My family started oyster and shellfish farming here more than 100 years ago. Today I am proud to carry on this family business with my brother. The two of us hope it will thrive for another 100 years and beyond. A healthy Puget Sound is the linchpin to that dream, and we cannot have a healthy Puget Sound without protecting and restoring the watersheds that drain in to it.
Hood Canal is home to the two largest hatcheries that supply seed to the West Coast shellfish industry, including mine. These hatcheries directly support more than 150 local jobs and many more if you include those in related industries such as processing, sales and shipping. Protecting and restoring the Olympic Peninsula's watersheds ensures cold, clean, silt-free water will continue to flow into Puget Sound. Without such protections, our industry would not be able to grow, expand or continue to benefit the economy and ecology of Washington State. Healthy Peninsula watersheds play a critical role toward a prosperous shellfish industry and rural economy.
Recently, there had been great success in watershed restoration through partnerships like the Skokomish Watershed Action Team (SWAT). This public, private, and tribal collaboration has worked to decommission or convert to trails old, failing logging roads on Olympic National Forest that were washing hundreds of tons of silt and gravel downstream into the Skokomish River Valley, threatening farm lands, salmon habitat and oyster beds in Hood Canal. Thankfully, SWAT and the money invested in their efforts have made enormous progress in fixing this problem.
Now we need to safeguard these investments through permanent protection of the intact, healthy parts of the watershed upstream. That's why I have actively participated in the Wild Olympics Campaign's process to develop a plan to protect upper watersheds on Olympic National Forest and why I support the proposed wilderness and Wild and Scenic designations.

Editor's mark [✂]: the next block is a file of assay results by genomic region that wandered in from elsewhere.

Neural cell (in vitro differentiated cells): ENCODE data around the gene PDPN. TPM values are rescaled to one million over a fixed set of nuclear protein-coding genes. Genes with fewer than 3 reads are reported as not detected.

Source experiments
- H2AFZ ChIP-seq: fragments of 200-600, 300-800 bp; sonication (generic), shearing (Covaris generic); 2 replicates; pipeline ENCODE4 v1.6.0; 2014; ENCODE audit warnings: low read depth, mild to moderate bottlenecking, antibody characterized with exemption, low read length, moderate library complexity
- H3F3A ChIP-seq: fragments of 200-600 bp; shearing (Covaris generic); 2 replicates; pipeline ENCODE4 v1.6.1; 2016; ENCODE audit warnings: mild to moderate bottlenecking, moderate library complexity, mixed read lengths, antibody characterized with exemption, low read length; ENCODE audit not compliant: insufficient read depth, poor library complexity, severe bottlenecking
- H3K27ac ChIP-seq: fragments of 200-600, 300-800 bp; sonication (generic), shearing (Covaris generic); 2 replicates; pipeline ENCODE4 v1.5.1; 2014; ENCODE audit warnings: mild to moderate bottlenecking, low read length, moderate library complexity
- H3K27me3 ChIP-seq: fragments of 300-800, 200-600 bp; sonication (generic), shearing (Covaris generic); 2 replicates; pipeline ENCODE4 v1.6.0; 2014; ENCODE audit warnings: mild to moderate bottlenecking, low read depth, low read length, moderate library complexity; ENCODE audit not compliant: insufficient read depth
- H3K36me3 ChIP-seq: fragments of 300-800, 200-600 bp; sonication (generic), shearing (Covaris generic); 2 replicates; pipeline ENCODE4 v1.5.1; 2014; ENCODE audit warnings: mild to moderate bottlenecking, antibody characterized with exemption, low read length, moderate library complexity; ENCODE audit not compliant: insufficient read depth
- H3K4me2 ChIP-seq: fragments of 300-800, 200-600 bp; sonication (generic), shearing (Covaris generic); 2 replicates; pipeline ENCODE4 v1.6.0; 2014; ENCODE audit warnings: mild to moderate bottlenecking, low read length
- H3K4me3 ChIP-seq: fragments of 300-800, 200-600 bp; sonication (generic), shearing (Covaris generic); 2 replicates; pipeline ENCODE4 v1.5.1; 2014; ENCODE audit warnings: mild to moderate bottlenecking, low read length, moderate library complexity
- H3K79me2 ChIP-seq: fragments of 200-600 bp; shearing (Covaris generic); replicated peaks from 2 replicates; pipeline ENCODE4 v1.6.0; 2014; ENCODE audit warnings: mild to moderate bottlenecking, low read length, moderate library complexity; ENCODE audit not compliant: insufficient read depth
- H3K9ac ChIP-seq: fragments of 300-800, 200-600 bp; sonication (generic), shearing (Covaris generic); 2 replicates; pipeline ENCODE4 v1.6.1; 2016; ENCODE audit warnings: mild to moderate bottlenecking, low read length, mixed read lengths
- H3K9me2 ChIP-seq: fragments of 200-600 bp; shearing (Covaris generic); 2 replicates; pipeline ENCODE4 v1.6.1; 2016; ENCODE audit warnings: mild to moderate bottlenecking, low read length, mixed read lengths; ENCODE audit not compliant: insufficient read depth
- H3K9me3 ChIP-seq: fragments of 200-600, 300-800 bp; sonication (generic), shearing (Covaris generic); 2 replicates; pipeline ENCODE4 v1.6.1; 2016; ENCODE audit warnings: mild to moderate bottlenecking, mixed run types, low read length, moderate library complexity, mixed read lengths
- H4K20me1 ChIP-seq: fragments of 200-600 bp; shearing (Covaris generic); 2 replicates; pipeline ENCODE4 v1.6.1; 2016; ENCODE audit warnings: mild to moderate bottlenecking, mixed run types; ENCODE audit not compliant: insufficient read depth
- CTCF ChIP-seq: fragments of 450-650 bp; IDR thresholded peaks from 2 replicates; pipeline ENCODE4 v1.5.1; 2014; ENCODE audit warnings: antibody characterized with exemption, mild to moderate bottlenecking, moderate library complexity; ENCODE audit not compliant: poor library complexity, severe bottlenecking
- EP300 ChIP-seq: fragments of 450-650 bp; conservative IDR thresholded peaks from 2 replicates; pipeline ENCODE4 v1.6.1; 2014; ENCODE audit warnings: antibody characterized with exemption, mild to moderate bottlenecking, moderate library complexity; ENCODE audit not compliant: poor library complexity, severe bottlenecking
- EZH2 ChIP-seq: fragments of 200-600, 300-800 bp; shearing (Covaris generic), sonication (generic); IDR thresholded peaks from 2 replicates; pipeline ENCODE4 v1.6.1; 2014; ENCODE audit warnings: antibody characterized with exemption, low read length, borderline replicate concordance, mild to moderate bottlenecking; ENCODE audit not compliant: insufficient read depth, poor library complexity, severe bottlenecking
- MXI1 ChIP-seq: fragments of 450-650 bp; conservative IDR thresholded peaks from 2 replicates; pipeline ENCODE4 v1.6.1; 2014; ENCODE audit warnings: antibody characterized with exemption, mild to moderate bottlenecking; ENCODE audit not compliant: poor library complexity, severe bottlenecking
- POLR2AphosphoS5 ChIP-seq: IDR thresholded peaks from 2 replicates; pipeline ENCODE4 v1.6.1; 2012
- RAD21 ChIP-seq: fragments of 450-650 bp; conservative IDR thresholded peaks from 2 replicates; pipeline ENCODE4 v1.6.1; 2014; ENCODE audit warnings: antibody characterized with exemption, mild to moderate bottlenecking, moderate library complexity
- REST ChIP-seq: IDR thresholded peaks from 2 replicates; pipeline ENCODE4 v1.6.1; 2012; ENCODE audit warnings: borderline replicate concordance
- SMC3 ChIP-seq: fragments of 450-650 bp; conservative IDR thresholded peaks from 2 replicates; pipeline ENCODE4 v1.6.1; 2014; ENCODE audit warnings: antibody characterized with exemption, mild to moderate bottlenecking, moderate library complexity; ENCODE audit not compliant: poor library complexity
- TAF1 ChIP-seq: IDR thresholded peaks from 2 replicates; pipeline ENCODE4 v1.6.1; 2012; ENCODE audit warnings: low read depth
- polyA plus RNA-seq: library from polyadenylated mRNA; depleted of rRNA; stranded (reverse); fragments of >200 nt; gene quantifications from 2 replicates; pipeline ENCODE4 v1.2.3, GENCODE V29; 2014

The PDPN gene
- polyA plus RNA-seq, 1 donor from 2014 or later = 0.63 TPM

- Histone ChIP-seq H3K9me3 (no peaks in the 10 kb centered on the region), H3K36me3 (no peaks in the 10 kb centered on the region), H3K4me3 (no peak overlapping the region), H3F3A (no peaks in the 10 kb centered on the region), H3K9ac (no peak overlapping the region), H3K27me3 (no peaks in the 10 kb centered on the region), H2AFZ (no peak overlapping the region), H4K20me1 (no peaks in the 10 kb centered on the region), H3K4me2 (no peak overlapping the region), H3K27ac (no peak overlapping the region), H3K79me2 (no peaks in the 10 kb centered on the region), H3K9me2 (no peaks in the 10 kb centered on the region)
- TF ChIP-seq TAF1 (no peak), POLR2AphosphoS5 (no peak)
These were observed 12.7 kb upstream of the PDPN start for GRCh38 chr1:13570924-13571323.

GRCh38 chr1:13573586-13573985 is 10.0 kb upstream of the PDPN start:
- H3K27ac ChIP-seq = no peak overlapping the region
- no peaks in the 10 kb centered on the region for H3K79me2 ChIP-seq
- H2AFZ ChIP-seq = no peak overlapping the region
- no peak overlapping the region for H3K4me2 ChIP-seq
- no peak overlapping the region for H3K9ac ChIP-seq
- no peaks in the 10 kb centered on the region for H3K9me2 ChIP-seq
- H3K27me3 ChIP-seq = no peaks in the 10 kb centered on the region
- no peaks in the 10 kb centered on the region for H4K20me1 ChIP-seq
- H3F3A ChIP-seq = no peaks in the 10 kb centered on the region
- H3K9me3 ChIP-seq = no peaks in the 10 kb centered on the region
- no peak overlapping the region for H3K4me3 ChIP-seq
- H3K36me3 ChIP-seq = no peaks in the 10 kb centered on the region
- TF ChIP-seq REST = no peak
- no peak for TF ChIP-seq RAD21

The announcement last month by Senator Murray and Congressman Dicks of "a path forward" to protect these special places represents the culmination of hundreds of meetings and discussions, including a series of public workshops that were held last month. Throughout this open and transparent community process Senator Murray and Congressman Dicks have paid careful attention to details. Their plan will not close any public access roads used for enjoying our public lands and they have carefully drawn the lines to make sure the proposal does not impact future timber harvests. Count me among those who strongly support their vision for protection of our remaining ancient forests and rivers as critical to restoring and maintaining the health of Puget Sound.
I was lucky to grow up exploring and enjoying the wild lands of the Olympic Peninsula. I believe the wilderness and wild and scenic river designations that are part of the draft congressional proposal are crucial toward ensuring both the health of our watersheds and the protection of our quality recreational opportunities. Whether for our livelihoods or our passions such as hiking, hunting or fishing, the Peninsula's natural treasures are an enduring resource. Working to ensure future generations are guaranteed the same experiences that I had in my youth is a no-brainer.
I applaud Congressman Dicks and Senator Murray for their leadership and action on this issue. Hundreds of jobs and the future of our shellfish industry depend on it.
Bill Taylor is vice president of Taylor Shellfish Farms in Shelton, WA.